Figure 13.13 depicts two Web sites with similar intent – selling products. Thesecond one differs in allowing users to share information in addition to a purchasepossibility.

The presented view on Web sites allows comprehensive insight into the Web siteessence. As a result, it also allows us to measure the similarity of Web sites. SimilarWeb sites can be understood as members of the same community.

366 M. Kudelka et al.

Fig. 13.13 Comparison of two product-oriented Web sites

13.5.2 Web Site Clustering

In the next experiment, we have tried to visualize the structure and relations of Websites (and as a result also Web communities) referring to one specific topic. As aninput, we have used the list of domains created in the previous experiment. OnlyWeb sites with more than 20 pages in the data set have been taken into consideration.Each domain is accompanied by detected microgenres. This list is transformed intoa binary matrix and considered as a formal context. Using methods of FCA we havecomputed a conceptual lattice which can be seen in Fig. 13.14. The resulting matrixhas 516 rows (objects) and 16 columns (attributes) and the computed conceptuallattice contains 378 concepts.

From the computed lattice we have selected a sub-lattice containing 18 Web sitesdealing with cell phones. Only five attributes have been selected and the visualiza-tion was created in a slightly different manner (see Fig. 13.15 and attached legend).Each node of the graph corresponds to one formal concept. To increase the visu-alization value, the attributes are represented by icons and the set of objects (Websites) is depicted using small filled/empty squares in the lower part. It can be easilyseen that the whole set of Web sites can be divided into two groups – the first one

13 Web Communities Defined by Web Page Content 367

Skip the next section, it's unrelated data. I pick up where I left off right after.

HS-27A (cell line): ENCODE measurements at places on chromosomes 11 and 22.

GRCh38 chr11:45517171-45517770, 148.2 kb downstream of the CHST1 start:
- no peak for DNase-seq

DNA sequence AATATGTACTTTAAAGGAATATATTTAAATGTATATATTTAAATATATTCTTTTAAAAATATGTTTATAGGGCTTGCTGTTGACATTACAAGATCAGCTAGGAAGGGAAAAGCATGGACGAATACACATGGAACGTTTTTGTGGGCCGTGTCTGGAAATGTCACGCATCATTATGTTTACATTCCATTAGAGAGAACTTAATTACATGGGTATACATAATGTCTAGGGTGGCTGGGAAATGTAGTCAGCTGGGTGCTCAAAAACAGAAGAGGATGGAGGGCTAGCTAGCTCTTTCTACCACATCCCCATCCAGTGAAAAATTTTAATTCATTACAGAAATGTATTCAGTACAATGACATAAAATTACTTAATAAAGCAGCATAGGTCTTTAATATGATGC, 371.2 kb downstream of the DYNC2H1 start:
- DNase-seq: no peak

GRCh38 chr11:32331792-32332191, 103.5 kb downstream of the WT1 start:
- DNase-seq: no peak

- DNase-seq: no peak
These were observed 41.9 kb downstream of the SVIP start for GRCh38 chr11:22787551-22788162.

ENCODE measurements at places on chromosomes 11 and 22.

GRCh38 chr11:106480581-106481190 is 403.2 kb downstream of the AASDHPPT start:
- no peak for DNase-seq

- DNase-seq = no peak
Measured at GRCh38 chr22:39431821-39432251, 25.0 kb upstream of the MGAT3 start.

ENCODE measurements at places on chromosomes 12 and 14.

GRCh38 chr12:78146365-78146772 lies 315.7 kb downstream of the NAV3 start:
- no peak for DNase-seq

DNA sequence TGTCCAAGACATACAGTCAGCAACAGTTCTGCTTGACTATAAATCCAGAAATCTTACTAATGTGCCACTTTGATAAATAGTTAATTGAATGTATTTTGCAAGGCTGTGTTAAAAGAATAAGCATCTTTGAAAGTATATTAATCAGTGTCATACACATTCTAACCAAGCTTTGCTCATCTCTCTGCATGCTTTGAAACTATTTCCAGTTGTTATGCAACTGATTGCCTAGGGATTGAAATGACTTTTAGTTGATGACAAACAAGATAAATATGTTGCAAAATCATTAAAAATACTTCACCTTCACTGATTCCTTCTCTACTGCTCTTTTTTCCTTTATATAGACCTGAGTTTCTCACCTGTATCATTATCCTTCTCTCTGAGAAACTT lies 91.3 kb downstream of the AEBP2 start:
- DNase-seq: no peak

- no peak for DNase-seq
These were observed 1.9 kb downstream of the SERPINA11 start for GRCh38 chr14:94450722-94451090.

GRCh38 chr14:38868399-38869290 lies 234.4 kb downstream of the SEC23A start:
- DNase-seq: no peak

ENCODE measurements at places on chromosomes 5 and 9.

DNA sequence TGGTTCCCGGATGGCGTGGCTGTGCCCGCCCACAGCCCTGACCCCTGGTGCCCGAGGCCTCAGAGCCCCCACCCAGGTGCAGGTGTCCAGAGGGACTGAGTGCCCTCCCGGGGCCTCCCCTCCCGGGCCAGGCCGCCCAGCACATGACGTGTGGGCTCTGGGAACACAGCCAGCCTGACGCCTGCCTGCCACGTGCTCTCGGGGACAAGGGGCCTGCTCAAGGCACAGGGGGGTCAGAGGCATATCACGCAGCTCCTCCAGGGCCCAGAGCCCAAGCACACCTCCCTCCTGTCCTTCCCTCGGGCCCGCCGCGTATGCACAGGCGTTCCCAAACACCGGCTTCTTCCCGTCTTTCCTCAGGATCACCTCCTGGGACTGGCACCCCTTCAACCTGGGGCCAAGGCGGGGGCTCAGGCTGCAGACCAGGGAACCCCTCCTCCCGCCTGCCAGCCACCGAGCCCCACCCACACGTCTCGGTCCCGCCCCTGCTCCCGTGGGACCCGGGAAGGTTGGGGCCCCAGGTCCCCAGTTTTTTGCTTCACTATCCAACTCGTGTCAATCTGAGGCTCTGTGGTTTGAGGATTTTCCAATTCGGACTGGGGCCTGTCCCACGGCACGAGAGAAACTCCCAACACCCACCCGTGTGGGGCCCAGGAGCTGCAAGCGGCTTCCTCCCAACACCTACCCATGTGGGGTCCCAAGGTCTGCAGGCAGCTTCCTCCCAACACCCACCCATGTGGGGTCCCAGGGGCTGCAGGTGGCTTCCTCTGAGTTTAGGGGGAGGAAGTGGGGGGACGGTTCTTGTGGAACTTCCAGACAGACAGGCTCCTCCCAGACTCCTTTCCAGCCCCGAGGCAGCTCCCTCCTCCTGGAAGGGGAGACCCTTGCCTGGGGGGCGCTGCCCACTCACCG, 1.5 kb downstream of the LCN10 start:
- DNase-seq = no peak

Fig. 13.14 Lattice calculated from whole dataset

contains sites where users are enabled to buy cell phones and the second one wherethe users are allowed to have a discussion. Deeper insight gives you more detailedinformation about Web site structures and relations.

The conceptual lattice forms a graph, which can be interpreted as an expressionof relation between different Web sites. As a result, it describes the relation betweendifferent Web communities.

368 M. Kudelka et al.

Fig. 13.15 Part of lattice

13.6 Conclusions and Future Work

In this chapter, we have described three kinds of social groups which take part inWeb page creation and usage. We distinguish these groups using their relation to theWeb page – whether they define the intent of the page, whether they create the pageor whether they use the page. By using this analysis, we can follow the evolution ofthe communities and observe the expectancies, rules and behavior they share. Fromthis point of view, Web 2.0 is only a result of the existence and interaction of thesesocial groups.

Our experiments illustrate that if we focus on Web sites and the Web page contentthey provide, we might come across a variety of interesting questions. These ques-tions may bear upon the Web sites’ similarity and the similarity of social groupsinvolved in these pages, which could formulate interesting future research direc-tions. The identification of additional microgenres and design of specific algorithmsfor their detection will be the matter of our future research.


1. Adamic L, Adar E (2005) How to search a social network. J Soc Networks 27:187–2032. Alexander Ch (1977) A pattern language: towns, buildings, construction. Oxford University

Press, New York3. Belohlavek R, Vychodil V (2005) What is a fuzzy concept lattice. In: Proceedings of the

CLA, 3rd international conference on concept lattices and their applications, Olomouc, CzechRepublic, pp 34–45

13 Web Communities Defined by Web Page Content 369

4. Boese ES (2005) Stereotyping the web: genre classification of Web documents. Colorado StateUniversity

5. Borchers JO (2000) Interaction design patterns: twelve theses, workshop, vol 2. The Hague,The Netherlands

6. Cai D, Yu S, Wen JR, Ma WY (2003) Extracting content structure for Web pages based onvisual representation. In: Fifth Asia Pacific Web conference, Xian, China, pp 406–417